The second iteration of this dress, and this time in something with much more drape. Jess from La Mercerie collaborated with artist Nerida Hansen earlier this year to produce this collection of stunning abstract prints on a midweight rayon challis and, despite being on a fabric ban (ha!), I couldn’t resist and snapped up a couple of pieces. I knew fairly quickly that I wanted to use this print for another Wiksten shift after my successful first attempt at the pattern. I didn’t actually whip it up until New Year’s Eve though, when I decided to go ahead and make another version of the longest length (in size 14) for a night out with the husband.
Continue reading “New dress: Wiksten shift 2 in rayon challis” →
The Wiksten shift is a pattern that has been super-popular this year. When I first saw it, I was definitely like, “Meh”, because , as mentioned in previous posts, the boxy shift silhouette has never been part of my repertoire, owing to a curvy figure that needs some definition. However, my feelings started to change when I saw my friend Melizza (@melizzamakes), who tested the garment for Jenny Wiksten, fashion not just one, but multiple gorgeous versions. Still, I thought, maybe it just looks amazing on Melizza (which would certainly not be out of the question). Then I saw other versions pop up – on all shapes and sizes – and, I kid you not, EVERYBODY – and I really mean everybody – looks fantastic in this dress. Check out #wikstenshiftdress on Instagram and see for yourself.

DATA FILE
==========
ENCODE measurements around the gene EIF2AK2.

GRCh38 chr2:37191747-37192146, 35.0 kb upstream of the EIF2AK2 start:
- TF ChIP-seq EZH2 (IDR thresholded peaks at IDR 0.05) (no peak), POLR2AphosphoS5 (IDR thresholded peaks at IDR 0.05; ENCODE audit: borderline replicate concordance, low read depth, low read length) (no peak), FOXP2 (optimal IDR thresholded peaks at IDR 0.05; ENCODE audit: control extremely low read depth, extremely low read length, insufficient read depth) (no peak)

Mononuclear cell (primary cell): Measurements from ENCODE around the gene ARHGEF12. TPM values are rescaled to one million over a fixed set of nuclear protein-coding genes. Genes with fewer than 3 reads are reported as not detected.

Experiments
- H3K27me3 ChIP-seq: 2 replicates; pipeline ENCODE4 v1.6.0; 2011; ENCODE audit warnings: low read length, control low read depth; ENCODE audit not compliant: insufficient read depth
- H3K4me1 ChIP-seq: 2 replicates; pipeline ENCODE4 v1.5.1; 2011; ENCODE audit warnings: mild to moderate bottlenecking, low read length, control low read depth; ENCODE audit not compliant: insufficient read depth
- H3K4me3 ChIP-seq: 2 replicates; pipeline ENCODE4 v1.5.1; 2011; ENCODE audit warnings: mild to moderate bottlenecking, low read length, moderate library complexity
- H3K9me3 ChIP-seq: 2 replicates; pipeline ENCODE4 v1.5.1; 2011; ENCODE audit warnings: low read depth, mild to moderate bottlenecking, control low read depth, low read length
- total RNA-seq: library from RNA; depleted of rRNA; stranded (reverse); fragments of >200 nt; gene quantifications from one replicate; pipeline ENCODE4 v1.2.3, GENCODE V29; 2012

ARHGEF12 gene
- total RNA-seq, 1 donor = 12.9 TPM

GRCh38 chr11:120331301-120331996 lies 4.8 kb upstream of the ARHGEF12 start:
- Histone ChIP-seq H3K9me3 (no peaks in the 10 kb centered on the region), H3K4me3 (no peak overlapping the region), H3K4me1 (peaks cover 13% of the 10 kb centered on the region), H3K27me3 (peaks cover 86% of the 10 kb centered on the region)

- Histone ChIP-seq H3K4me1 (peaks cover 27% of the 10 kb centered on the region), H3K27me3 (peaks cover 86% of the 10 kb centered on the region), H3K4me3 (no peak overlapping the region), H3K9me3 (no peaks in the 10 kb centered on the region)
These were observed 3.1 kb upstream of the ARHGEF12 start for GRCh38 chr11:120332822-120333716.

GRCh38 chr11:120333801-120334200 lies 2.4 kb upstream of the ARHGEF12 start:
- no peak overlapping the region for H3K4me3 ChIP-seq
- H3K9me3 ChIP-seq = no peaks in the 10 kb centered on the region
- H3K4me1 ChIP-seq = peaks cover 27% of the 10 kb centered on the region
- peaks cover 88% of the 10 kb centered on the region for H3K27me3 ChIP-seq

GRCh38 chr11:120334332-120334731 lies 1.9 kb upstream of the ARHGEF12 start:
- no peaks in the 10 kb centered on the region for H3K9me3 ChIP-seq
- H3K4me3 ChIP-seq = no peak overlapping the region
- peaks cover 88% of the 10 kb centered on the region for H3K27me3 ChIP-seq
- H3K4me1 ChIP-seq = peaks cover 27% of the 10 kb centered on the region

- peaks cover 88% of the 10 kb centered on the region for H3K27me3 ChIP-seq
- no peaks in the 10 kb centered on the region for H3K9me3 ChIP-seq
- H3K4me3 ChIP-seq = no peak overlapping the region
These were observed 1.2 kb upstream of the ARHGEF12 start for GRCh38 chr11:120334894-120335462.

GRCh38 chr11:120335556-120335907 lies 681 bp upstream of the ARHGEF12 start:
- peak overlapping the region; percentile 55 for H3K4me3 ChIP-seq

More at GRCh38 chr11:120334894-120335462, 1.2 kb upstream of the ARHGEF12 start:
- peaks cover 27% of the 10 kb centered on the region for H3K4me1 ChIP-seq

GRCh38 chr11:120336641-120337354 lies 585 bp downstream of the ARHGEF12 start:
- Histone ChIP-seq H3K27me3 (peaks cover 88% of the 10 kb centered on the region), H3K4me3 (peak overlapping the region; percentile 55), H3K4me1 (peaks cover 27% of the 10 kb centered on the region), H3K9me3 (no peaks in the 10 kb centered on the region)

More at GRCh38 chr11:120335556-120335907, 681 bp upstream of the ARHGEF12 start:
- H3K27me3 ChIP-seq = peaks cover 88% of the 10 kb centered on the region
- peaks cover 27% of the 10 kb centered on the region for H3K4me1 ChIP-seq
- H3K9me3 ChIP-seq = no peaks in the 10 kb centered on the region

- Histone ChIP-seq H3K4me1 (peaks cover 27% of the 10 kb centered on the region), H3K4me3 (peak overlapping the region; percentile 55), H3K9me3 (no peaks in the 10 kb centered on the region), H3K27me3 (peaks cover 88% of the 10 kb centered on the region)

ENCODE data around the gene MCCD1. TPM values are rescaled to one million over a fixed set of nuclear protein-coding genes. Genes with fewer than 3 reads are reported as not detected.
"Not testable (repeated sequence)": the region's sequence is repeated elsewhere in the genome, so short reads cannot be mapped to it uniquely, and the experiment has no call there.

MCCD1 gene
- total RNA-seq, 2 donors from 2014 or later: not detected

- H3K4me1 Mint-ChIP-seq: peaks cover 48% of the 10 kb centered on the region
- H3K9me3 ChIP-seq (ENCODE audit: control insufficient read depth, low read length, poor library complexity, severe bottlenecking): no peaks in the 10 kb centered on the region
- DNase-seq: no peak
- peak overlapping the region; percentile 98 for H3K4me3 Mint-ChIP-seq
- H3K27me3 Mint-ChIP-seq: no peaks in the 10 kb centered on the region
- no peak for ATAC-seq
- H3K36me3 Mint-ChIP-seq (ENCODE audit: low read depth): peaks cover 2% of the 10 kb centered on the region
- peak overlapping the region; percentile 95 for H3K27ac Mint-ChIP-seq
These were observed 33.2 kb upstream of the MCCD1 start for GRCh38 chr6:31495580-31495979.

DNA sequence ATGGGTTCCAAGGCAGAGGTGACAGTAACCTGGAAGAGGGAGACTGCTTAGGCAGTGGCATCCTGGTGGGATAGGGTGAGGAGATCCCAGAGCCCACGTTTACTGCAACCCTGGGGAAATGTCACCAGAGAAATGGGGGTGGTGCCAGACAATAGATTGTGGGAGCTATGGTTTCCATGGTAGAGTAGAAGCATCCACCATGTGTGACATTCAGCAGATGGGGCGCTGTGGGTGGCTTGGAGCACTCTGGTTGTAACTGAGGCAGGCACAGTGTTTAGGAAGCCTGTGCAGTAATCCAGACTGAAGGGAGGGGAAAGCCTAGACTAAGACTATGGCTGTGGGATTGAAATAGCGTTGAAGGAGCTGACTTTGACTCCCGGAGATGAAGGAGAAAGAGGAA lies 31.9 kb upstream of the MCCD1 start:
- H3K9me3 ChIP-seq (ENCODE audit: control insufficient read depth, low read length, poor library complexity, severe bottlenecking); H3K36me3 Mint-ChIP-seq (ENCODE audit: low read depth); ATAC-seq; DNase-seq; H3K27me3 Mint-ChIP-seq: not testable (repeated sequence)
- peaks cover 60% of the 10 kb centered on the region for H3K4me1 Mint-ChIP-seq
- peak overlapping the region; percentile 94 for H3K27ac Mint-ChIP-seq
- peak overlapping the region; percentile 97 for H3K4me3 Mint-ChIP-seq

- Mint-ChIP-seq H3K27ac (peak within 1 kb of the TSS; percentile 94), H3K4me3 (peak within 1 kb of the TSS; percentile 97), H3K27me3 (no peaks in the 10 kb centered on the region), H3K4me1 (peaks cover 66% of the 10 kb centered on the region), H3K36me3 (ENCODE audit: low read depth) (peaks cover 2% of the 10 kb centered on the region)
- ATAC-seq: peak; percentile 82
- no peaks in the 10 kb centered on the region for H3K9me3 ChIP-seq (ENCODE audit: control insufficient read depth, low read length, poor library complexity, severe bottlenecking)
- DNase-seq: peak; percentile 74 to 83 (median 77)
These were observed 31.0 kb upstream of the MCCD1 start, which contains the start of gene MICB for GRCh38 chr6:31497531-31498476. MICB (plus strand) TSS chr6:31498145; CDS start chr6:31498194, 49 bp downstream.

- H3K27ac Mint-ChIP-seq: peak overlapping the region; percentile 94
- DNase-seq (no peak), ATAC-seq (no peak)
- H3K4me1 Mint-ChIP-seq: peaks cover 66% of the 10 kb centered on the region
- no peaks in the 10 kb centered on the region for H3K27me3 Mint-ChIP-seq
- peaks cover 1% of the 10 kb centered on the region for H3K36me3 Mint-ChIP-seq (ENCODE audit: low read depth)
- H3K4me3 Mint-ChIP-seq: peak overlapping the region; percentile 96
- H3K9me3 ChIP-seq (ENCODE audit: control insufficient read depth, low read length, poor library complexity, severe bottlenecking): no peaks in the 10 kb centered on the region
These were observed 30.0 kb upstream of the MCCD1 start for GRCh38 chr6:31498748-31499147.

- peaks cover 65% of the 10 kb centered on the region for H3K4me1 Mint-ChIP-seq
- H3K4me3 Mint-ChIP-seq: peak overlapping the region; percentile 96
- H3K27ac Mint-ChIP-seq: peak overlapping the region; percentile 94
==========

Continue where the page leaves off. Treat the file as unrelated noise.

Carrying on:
There’s something about the proportions of the dress: the neckline and sleeves, versus the length and width; I can’t say what exactly, but Jenny Wiksten got this draft bang on. I reached tipping point sometime in June and went from being indifferent to this pattern to being practically desperate to make one overnight. I had a few other garments in my queue to finish first, but browsed through my stash and, because this shape is such a vehicle for showing off a fabric, had literally dozens of suitable pieces I wanted to use. Continue reading “New dress: Wiksten shift in Nani Iro Kokka double gauze” →